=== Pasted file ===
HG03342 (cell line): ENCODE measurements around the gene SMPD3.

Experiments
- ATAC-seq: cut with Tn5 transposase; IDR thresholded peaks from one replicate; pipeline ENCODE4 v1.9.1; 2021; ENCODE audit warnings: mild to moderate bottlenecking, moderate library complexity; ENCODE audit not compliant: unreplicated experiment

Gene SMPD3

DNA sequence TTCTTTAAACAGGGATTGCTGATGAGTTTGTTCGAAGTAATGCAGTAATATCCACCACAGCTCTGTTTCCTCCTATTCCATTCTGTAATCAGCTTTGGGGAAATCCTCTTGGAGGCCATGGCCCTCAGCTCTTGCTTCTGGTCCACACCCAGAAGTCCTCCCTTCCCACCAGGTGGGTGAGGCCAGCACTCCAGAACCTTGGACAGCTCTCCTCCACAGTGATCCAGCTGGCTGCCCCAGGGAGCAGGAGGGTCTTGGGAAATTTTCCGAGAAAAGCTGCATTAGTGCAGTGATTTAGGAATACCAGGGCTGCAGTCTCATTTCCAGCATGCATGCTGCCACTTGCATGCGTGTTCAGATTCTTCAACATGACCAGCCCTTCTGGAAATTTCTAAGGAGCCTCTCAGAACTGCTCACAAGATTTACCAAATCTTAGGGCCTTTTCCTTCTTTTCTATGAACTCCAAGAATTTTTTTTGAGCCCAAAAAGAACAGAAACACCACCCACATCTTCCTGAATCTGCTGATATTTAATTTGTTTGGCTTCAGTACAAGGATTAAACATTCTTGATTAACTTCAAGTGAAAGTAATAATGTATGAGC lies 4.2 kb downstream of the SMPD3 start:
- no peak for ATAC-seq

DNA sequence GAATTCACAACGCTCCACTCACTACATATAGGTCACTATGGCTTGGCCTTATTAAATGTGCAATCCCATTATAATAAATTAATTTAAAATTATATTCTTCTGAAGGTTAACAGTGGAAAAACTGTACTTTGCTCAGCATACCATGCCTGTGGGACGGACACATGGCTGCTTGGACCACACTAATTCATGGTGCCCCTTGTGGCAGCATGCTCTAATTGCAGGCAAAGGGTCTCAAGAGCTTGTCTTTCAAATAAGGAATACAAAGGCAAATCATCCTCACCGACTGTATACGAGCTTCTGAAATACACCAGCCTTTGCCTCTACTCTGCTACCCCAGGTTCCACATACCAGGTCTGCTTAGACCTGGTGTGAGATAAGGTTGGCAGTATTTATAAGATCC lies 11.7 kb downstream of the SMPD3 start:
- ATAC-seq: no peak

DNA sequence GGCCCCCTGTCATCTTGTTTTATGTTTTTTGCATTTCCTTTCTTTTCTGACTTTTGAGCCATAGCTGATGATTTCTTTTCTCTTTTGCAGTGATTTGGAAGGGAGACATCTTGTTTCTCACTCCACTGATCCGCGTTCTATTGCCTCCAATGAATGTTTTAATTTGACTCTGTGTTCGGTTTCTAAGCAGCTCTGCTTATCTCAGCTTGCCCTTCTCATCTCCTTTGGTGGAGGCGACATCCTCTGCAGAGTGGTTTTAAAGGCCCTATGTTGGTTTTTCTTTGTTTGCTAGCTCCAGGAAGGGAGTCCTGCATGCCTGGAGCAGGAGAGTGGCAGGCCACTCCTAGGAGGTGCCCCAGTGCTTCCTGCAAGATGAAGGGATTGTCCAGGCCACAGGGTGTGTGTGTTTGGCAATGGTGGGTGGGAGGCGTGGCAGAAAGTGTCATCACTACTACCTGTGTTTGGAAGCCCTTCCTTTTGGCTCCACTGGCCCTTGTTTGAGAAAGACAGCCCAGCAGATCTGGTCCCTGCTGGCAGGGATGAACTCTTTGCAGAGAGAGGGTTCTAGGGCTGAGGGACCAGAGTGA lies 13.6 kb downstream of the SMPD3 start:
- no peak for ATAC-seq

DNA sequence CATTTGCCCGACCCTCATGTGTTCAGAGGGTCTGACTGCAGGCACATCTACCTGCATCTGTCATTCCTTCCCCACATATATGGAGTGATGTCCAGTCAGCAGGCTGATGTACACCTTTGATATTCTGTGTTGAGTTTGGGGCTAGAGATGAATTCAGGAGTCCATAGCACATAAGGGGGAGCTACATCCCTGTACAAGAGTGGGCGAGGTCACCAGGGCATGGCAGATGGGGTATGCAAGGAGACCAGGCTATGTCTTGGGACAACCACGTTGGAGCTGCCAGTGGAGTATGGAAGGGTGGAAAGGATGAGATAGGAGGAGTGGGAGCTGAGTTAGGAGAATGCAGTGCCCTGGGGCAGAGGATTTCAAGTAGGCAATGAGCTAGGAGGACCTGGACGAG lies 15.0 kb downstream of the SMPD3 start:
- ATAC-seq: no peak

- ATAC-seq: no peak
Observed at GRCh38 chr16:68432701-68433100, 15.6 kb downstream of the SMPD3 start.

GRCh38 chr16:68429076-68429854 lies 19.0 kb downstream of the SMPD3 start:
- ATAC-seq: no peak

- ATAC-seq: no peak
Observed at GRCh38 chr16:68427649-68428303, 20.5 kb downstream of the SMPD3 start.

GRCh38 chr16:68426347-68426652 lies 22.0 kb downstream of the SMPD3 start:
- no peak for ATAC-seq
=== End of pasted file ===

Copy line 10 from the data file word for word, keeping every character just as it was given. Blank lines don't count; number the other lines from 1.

- no peak for ATAC-seq